Opinion: Immigration as a resource: the rules and procedures that are needed today

Originally posted in Italian news: Immigration as a resource: the rules and procedures that are needed today (avvenire.it)

by Maurizio Ambrosini, University of Milan, FAiR consortium partner

Saturday, June 1, 2024

In the gloomy landscape of European immigration policies in recent times, a glimmer of light comes from the albeit cautious reopening towards immigration for work. Little is said about it, in times of elections and under the weight of anti-refugee campaigns, but the change in perspective is substantial. No longer job thieves and fearsome competitors of national workers, but an essential aid both for the economy and for the needs of families. Contributing to this deficit is the drying up of the source of cheap labour represented by the Eastern European countries, which are members of the EU.

In Italy, too, business organizations, which for too long have been sidelined and silent on the subject of migration policies, have begun to demand more workers. For his part, just yesterday in his Final Considerations, the Governor of the Bank of Italy, Fabio Panetta, spoke of support for employment deriving from a flow of legal immigrants, to be managed “in coordination with other European countries” and “by strengthening integration measures”. In this new climate, first the Draghi government, then the Meloni government have significantly increased authorized entries: as many as 452,000 in the three-year period 2023-2025, albeit mostly for seasonal work.

However, even positive choices need legs to walk. There is a glaring gap between the political will to open up and the functioning of the bureaucratic machine in charge of managing the procedures envisaged, despite the corrections introduced on this front as well, involving employers’ associations.

The “I was a foreigner” campaign, which Avvenire reported on yesterday, presented merciless data: in 2023, applications submitted by employers were six times higher than the number of new entries expected (462,422 compared to 74,105 available places). In the maze of the procedure (acceptance of the application, issuance of the clearance, finalization with the conclusion of the contract), other applications are lost, so that only 17,435 people in 2023 obtained the coveted visa. Just 23.5%. If the problem arises from a supervening unwillingness of the employer to proceed with the recruitment, the law provides for a safeguard clause: the granting of a residence permit for pending employment. It is a pity, however, that only 84 of these permits were issued in 2023, even fewer than in 2022 (146).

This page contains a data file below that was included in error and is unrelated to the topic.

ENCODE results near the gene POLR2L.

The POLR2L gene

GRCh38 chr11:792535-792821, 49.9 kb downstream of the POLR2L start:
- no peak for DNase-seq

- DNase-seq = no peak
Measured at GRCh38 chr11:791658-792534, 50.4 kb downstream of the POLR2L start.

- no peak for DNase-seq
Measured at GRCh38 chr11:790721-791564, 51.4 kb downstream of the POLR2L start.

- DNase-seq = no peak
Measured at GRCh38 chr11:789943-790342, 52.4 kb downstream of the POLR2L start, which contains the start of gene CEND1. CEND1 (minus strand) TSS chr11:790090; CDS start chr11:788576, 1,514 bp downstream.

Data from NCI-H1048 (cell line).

It is therefore necessary to get to grips not only with the procedures, but also with the very structure of the legislation that dates back to the Bossi-Fini law of more than twenty years ago. It has been reformed by rulings on many points, but not on this one.

First of all, it is the so-called click-day that causes clogging and overloading of applications: on a fixed date, employers must submit the application, today with a preferential channel if they go through a trade association, but always with the risk of being excluded due to random factors such as a malfunction of the internet or a poor connection speed.

A system that is open all year round would be better. The very concept of annual quotas should be softened and reshaped according to the needs of the labour market, the estimation of which a priori is always a questionable exercise. Since entry quotas, as various studies have found, have so far largely served to regularize workers who have already entered and been hired informally, it would be as well to provide a dedicated channel to resolve these cases, separating them from the actual new entries. Employers should be given more freedom to hire from abroad, but also more responsibility.

Provision should be made for a contribution to ensure either the return to home or the relocation of the worker to another job, in the event of termination of the relationship. In this sense, a reintroduction of the institution of the sponsor would also help: those who have a side here, represented by relatives, can find guidance, support for integration, help in difficulties. It should be remembered once again that people come along with their arms.

Disclaimer: Funded by the European Union. Views and opinions expressed are however those of the author(s) only and do not necessarily reflect those of the European Union or the European Research Executive Agency (REA). Neither the European Union nor the granting authority can be held responsible for them. Grant Agreement 101094828.

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